Both | 3.70 (+1.65%) | 4.50 (−0.44%) | 4.40 (−5.17%) |

_{Fa}value would change by more than 1.4%, and no C

_{P}value by more than 2.2%. Overall, the agreement between BEMT predictions and experimental results allows us to be confident in our numerical model.

## 3. CFD and BEM-CFD

^{−1}or TSR 3.64, the design optimum rotational speed for the rotor in normal operation. Note that this is identical to the optimum TSR found in BEMT simulations of the Liverpool rotor (see Table 1). The zone that represents the rotation of the rotor is set to have a 17 m diameter and a 6 m width. The properties of the mesh for this model are discussed in detail in [6].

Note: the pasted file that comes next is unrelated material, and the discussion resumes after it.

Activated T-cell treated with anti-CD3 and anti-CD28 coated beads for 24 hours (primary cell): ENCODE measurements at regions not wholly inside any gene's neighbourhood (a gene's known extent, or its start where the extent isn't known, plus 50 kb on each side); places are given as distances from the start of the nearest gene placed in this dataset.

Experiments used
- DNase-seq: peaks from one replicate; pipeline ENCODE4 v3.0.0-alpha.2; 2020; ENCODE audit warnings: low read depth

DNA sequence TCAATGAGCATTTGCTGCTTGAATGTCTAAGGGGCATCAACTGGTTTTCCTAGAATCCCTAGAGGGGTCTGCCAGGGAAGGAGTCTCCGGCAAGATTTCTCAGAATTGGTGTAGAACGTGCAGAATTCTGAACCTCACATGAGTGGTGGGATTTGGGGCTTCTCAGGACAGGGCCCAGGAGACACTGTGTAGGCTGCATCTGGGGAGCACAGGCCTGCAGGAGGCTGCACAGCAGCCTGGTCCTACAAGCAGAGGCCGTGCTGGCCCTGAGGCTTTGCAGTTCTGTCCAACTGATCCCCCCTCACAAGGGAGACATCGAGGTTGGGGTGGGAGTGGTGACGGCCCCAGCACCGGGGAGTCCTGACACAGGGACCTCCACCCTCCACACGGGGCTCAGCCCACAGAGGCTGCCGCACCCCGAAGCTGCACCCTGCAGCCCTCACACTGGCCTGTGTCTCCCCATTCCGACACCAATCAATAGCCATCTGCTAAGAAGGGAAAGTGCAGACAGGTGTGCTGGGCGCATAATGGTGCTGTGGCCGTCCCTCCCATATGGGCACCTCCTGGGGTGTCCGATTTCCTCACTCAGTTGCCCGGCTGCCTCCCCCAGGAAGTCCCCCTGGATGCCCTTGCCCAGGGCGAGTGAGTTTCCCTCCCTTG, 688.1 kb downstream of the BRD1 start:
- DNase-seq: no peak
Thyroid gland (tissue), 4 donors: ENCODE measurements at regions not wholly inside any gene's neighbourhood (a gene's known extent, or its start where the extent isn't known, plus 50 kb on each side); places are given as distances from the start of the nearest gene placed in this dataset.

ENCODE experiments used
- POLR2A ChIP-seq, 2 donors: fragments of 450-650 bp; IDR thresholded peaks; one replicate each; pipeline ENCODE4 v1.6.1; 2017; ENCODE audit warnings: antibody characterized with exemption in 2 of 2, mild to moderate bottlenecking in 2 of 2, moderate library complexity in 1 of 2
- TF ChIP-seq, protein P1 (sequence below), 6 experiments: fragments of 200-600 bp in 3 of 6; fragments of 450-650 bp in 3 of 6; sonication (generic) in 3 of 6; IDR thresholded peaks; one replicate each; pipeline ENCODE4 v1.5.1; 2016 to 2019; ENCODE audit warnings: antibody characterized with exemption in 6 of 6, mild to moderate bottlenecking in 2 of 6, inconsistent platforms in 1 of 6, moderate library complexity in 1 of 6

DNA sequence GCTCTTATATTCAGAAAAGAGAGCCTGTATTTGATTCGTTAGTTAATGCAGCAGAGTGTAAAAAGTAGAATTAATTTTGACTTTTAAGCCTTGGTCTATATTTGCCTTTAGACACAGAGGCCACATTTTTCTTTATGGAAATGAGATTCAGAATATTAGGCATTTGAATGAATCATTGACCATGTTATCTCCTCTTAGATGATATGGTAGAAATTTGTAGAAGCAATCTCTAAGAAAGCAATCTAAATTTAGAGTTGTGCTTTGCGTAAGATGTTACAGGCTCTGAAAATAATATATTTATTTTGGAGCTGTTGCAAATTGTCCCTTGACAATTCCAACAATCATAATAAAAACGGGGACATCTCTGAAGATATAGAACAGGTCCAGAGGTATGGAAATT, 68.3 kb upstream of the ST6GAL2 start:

_{P}and C

_{Fa}for both models shows that the BEM-CFD method predicts a slightly higher C

_{P}value of 0.44 compared to 0.40 for the BRG-CFD, and the C

_{Fa}for the BEM-CFD and BRG-CFD is 0.81 and 0.83, respectively. The BRG-CFD results are published in [18] and also have good agreement with the BEMT results shown in the top panel of Figure 2. It should be borne in mind that for simplicity, this comparison is done in a uniform flow above a flat bed; in the real environment, non-uniform flows and sloped surfaces will influence the results [9,26]. Figure 4 shows the velocity deficit and the turbulent kinetic energy for each of the models.

**Figure 3.**Comparison of the velocity deficit in the rotor wake from BEM-CFD and blade-resolved geometry (BRG) models at a range of downstream locations.

**Figure 4.**Comparisons of the velocity deficit between BRG (

**top right**) and BEM-CFD (

**top left**) and between turbulent kinetic energy (TKE) for BRG (

**middle**) and BEM-CFD (

**bottom**) in the Cardiff 10-m rotor wake.

**Figure 5.**BEM-CFD model of IFREMER wake characteristics: axial velocity slice taken at the hub centre. Free stream velocity is 0.8 m·s